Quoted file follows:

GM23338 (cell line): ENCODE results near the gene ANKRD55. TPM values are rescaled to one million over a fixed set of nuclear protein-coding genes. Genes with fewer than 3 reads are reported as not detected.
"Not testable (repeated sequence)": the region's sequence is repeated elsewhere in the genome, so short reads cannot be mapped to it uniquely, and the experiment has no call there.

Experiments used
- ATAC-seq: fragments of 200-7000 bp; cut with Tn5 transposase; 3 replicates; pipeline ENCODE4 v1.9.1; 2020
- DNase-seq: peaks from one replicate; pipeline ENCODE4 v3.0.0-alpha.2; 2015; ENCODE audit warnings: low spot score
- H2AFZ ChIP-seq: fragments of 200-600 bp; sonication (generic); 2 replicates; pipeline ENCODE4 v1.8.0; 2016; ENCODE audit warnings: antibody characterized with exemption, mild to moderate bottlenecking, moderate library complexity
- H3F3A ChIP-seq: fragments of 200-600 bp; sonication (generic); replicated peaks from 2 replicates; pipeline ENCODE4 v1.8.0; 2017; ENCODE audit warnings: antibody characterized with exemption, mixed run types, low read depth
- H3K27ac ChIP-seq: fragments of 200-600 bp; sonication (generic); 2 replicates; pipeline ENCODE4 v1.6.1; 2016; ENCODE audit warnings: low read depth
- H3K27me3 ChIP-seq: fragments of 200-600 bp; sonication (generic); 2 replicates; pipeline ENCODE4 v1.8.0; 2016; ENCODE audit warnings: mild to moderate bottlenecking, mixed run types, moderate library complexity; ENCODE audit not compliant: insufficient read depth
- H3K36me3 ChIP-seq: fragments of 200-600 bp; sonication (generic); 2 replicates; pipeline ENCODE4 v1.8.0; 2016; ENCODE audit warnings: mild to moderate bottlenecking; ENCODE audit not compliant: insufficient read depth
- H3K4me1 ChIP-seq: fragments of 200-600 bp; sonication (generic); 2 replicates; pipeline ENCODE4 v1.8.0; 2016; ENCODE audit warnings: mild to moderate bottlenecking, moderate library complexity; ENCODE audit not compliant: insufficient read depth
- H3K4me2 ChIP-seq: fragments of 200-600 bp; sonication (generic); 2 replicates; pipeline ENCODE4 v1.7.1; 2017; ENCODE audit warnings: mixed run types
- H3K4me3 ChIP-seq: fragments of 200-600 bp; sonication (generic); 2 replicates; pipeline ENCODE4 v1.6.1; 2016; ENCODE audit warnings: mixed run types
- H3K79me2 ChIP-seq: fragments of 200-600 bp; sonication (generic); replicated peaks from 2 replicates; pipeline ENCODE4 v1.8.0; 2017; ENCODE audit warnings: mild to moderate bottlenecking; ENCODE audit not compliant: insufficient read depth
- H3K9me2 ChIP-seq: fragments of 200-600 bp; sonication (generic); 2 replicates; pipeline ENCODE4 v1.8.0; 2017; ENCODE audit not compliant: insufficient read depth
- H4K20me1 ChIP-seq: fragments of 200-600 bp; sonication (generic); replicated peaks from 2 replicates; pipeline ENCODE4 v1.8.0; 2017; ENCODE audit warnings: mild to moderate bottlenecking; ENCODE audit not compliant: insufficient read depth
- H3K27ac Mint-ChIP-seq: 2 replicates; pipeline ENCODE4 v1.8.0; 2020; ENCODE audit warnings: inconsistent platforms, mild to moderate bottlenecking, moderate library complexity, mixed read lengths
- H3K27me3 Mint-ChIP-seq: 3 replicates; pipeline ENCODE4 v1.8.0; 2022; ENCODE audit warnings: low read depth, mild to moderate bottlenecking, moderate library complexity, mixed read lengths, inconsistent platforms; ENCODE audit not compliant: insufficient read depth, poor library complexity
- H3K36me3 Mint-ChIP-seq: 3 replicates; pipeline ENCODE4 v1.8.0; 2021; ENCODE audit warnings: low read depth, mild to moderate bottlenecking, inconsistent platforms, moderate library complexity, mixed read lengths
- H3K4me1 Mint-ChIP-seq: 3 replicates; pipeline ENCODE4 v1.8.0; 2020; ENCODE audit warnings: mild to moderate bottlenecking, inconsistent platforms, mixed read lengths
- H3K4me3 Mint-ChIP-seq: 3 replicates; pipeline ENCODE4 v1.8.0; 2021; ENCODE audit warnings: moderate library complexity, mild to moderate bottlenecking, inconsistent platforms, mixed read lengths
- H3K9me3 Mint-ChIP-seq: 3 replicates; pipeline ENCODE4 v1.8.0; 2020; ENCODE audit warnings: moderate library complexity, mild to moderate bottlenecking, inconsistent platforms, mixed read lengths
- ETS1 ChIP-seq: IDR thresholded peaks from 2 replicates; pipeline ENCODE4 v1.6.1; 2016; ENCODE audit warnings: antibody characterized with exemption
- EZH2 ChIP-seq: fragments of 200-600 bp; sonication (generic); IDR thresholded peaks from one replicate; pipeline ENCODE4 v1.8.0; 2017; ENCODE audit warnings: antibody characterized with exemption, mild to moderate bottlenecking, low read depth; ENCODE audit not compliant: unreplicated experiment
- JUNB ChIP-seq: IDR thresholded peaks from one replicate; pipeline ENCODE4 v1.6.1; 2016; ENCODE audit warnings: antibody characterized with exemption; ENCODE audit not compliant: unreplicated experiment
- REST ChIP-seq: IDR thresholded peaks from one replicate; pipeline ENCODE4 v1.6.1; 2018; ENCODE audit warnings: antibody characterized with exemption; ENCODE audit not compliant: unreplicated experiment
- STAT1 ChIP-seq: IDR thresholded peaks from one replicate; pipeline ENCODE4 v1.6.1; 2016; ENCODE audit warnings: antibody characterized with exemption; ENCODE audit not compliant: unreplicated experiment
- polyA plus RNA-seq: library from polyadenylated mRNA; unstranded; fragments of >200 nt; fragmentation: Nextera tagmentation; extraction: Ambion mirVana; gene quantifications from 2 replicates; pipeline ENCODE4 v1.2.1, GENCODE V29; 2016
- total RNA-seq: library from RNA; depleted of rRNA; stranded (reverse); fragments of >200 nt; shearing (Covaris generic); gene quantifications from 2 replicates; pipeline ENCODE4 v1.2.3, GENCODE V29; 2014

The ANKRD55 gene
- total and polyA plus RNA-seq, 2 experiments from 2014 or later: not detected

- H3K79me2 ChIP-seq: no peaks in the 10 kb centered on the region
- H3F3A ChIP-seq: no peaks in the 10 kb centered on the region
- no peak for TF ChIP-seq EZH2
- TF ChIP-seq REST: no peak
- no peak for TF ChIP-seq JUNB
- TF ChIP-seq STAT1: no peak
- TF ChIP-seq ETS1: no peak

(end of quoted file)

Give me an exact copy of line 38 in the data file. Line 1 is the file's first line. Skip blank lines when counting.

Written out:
- TF ChIP-seq ETS1: no peak